5. Check the validity of your commitment.  Do short-term and long-term benefits analysis to assure that the change you have in mind has enough value to make the sloppy process of change worth the effort. For example, the short-term benefits of continuing to smoke include better concentration and avoiding withdrawal symptoms. The long-term benefits of quitting enable you to save money and probably achieve significant health improvements and longevity. You have to give up the short-term benefits to get the long-term ones.

6. Personal changes, such as learning to speak up for yourself, normally involve uncertainty, discomfort, and work. That’s why wishes for quick personal changes fizzle fast.  You may prefer to wait to be certain and feel comfortable. That delay strategy rarely turns out well. Make accepting uncertainty and discomfort part of your change plan. Paradoxically, you may feel more certain and comfortable about executing a meaningful and healthy change.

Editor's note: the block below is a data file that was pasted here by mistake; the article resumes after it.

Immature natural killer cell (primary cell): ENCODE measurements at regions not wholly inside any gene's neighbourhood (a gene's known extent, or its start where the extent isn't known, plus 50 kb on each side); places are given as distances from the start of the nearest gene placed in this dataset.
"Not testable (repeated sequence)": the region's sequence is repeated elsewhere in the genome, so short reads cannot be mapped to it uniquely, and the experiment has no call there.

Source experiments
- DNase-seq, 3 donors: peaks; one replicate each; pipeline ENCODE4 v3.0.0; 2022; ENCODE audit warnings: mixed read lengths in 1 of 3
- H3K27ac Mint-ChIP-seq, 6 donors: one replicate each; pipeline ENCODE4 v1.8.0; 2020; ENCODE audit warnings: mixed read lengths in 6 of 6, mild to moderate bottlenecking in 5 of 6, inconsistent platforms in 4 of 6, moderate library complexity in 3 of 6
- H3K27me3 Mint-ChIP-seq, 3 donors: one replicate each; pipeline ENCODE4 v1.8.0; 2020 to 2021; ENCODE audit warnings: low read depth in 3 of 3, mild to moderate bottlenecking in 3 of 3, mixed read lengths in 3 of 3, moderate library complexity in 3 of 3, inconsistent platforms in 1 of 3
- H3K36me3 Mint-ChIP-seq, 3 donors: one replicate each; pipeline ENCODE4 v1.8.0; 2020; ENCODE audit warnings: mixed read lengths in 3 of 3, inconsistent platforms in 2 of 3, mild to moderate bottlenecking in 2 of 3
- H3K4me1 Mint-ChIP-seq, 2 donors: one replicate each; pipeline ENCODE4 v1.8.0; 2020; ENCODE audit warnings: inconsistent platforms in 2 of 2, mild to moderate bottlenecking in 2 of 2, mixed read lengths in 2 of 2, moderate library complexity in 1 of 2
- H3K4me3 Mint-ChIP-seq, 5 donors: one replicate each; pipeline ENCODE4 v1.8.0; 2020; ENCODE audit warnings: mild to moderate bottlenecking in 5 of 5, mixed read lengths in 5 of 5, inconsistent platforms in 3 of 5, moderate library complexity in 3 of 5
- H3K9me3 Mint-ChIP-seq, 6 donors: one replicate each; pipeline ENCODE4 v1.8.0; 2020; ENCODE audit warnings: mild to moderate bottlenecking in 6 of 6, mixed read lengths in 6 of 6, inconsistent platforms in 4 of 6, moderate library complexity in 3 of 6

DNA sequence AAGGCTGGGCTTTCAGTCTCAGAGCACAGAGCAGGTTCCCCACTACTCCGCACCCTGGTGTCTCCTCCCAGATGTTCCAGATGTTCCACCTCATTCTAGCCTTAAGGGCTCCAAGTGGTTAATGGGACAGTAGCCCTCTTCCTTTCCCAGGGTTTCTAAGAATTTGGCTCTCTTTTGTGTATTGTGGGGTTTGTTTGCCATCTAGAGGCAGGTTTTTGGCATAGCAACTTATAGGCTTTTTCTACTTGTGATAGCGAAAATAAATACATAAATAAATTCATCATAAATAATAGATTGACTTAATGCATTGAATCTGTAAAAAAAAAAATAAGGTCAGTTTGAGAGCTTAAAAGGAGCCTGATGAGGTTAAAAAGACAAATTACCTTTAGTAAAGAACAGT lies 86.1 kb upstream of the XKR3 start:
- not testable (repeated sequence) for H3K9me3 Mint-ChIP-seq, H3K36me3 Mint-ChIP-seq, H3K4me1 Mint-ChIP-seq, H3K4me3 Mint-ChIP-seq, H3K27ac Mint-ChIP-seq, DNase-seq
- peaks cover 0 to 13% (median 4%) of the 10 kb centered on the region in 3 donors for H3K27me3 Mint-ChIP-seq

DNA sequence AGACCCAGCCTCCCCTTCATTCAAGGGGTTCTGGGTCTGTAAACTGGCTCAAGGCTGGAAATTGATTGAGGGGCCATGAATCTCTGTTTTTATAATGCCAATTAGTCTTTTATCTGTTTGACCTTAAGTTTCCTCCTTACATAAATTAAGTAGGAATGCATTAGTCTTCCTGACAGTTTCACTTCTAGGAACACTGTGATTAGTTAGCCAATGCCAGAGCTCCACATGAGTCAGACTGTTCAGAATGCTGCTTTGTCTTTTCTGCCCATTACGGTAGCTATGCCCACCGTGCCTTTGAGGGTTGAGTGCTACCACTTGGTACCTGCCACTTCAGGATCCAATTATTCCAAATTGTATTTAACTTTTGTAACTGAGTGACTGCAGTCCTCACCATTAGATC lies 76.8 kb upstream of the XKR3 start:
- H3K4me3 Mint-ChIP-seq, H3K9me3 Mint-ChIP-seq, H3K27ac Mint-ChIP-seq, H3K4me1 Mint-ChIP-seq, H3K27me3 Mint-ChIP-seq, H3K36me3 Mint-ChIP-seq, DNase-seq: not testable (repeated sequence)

7. Set clear goals. Here are three goal-making standards: (1) The goal is meaningful. It's something that has a clear value for you. (2) It is measurable. You can objectively assess your progress. (3) It is attainable. You have a reasonable chance to accomplish what you set out to do.

8. To increase your chances of following through, make sure you are clear with yourself about what the goal entails. Suppose you want to act more confident. What would acting “more confident” look like? What difference would you observe in your thinking, feelings, and actions?  Use action as a guide. Act as if you were in control of your change actions. The actions you take to follow through empower you to do more of the same.

9. Goals without plans are like having a destination and then putting on blinders hoping you'll magically get there.  Map the path. What will you do first, second, third, etc. Since change is often a sloppy process, expect to find blocks and impediments. Plan to detour back to the path that you mapped. Of course, if the map is wrong, plot a different way.